I have been thinking about writing this blog for YEARS, even before I blogged.
And I realize that anyone reading this who was born after 1980 or so is going to think that I am a curmudgeon, and it is entirely possible. I am a proud Gen X-er who is approaching fifty-four, grew up in the 70s and 80s and have been adulting for several decades.
When I was in grade school, shoppers could lay away five items of clothing at Hills Department Store for $5 for back-to-school shopping. When you paid off the balance after however many payments it took, you THEN took the clothing home. My parents and honestly no one I knew had a credit card. I am not sure there even were credit cards back then. People paid with cash or by check.
I remember being 5 years old and my gramma Feinstein taking me to the beauty parlor. The beautician had me sit on about five giant Yellow Page books so I could fit under the hairdryer with gramma next to me leafing through a magazine. This nice woman washed, curled and teased my hair and gave me an amazing coif! Because it was raining when we left, gramma put one of those plastic babushkas on my head that you unrolled and tied under your chin so my hair would not wilt. I believe we went to the Maple Restaurant for lunch afterwards.
Gramma also applied bright red lipstick to my lips and taught me how to rub my lips together, kiss a tissue to blot and she painted my tiny fingernails bright red too. Va va va voom!!! To this day, that is one of the best memories of my entire life! I still remember the gold metal container that she twirled in front of me to reveal inches of red loveliness. The smell and taste of the thick waxy paste made me feel grown up. I LOVED it.
Sadly, my gramma died shortly after that. She was only 74 years old. In my twenties, I bought a bottle of Jergen’s lotion and as soon as I opened it, I smelled GRAMMA. That cherry almond scent is like getting a warm hug. I keep a bottle in my purse.
I never got my nails done again till after I graduated from college and had a real job. No one was going to pay for me to have that kind of extravagance.
As soon as I turned sixteen, I worked after school, weekends and all summer and holiday breaks. I paid for anything that I needed beyond necessities, and I bought groceries and paid rent. I walked to school and work and did not get a car till I could buy a used 1981 Buick Skylark for $1900 in 1991. I was 23 years old. Until then, the bus and my 10-speed bike and I were terrific friends.
AS SOON AS I DROVE IT AWAY from the previous owner, the rack and pinion steering went. I had a heck of a time driving it to the mechanic. Larry worked for cash and helped us poor folks. God bless Larry! He was truly a Godsend.
I understand this is a new generation and we are living in a much different world than the one that I grew up experiencing. Each generation presumably wants better for their progeny than they had, and I get that. I do not have children, but if you read in my blogs about Jaya, trust me, I am understanding about giving to youth. I enjoy giving new experiences, items of mine and shopping for Jaya. It brings me great joy.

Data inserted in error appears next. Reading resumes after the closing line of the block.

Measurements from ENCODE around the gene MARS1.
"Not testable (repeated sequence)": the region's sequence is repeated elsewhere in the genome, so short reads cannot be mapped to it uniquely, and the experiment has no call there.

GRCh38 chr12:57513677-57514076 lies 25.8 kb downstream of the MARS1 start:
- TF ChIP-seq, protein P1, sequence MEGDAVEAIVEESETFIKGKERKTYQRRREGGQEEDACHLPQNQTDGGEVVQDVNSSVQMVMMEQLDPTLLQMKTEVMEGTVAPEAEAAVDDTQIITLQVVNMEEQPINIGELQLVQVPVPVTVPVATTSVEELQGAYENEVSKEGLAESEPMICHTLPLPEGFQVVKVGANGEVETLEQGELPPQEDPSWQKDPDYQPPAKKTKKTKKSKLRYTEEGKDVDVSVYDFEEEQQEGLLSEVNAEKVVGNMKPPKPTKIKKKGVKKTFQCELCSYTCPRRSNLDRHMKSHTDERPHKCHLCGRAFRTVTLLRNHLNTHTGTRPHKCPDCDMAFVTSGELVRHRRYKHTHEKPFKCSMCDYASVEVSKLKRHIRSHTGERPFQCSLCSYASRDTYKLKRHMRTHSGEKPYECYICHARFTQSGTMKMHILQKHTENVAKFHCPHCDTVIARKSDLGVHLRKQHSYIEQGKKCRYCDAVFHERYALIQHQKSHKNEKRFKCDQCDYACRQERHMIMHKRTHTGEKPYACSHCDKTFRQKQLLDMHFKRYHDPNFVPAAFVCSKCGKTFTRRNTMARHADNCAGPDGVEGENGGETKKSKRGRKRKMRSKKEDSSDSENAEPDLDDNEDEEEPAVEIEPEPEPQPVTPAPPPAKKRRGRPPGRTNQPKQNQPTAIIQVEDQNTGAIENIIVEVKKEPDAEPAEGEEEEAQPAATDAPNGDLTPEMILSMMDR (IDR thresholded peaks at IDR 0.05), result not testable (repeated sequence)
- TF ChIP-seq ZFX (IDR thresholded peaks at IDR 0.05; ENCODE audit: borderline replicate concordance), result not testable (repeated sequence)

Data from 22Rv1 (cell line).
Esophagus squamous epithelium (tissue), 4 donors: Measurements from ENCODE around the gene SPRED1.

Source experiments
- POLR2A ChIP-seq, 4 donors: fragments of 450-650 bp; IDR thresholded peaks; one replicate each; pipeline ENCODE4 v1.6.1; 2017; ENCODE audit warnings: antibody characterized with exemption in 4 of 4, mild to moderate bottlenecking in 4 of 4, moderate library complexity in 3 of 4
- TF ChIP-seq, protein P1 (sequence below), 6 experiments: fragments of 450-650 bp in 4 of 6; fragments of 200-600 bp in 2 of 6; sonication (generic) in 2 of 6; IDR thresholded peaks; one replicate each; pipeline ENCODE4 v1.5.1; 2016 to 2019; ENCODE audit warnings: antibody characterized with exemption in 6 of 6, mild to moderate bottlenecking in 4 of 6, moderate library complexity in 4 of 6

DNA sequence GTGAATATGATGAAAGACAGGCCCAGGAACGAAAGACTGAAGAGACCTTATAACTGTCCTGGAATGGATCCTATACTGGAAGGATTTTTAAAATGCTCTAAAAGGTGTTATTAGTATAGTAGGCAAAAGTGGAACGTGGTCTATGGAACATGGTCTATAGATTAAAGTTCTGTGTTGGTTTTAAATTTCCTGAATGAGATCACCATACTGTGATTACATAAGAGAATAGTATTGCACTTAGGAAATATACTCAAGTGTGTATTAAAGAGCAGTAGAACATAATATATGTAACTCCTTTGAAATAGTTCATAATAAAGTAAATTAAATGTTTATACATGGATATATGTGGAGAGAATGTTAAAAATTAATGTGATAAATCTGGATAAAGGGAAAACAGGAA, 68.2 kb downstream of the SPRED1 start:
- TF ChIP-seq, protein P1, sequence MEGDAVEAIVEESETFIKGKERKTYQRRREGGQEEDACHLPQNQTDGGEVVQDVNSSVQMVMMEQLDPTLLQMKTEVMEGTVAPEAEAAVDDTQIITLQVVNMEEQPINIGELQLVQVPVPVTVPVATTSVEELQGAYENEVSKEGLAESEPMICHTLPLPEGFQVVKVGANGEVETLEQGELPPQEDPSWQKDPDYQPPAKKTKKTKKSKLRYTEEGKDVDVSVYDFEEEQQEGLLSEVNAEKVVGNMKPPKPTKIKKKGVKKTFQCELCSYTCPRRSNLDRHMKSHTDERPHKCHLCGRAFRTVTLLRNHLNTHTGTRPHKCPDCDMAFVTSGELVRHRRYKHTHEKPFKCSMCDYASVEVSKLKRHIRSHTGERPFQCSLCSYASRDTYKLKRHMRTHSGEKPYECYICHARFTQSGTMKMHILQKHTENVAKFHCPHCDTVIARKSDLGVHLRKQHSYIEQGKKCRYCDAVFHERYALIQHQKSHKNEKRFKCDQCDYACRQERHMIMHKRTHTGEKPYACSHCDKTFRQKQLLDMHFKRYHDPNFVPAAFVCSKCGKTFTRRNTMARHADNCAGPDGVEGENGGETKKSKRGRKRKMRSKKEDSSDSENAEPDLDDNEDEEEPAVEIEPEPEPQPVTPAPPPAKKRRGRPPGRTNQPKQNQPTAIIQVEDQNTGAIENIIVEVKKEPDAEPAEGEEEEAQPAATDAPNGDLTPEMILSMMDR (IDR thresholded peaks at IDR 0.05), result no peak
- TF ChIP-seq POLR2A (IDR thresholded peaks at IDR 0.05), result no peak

Jaya really APPRECIATES each and every thing I do for or give to her. She does not expect things from me. Jaya works hard for what she has and goes without if she cannot afford it. She practically asked as a birthday gift for help buying tires for her car rather than wanting an extravagant gift. She LOVES going thrifting with me and we have pulled things off the side of the road to paint and repurpose and use. That “headboard” behind her in the photograph above is one of our terrific finds. Jaya appreciates the value of a dollar and the hard work it takes to make those dollars. I will never have to worry about Jaya living beyond her means.
He also mowed lawns around the neighborhood and at age 11 started working on a tobacco farm doing HARD work. As a child he learned to save up for purchases and learned responsibility. There was also a little money-making scheme that got him into trouble by selling M80s to his classmates. He and one of his buddies, who is a twice retired corporate executive living in Vail Colorado, cooked up this endeavor and have many colorful stories about their youthful exploits to regale. Those boys now all in their early sixties get together annually at their Boy Scout camp (Mitch and several of his pals are Eagle Scouts), pitch tents, do some community service and then relive their childhoods, talk about their lives, share the news of their families, build and tend to a big fire, consume beer and possibly a bit of whiskey. How blessed they are to still have each other and this annual pilgrimage back home.
Am I to understand that today a child can threaten a parent with calling in authorities if they are spanked? My generation of kids were respectful and followed rules or there WERE consequences. Building character is important and learning to follow rules and behave was part of that.
We opened doors for others, respected our elders, was quiet and let adults speak, could entertain ourselves, shared the one telephone and television with the family, ate what mom cooked and we did not earn participation trophies.
We also paid for our college loans. I took ten years to pay mine off of which is an accomplishment that I am still proud.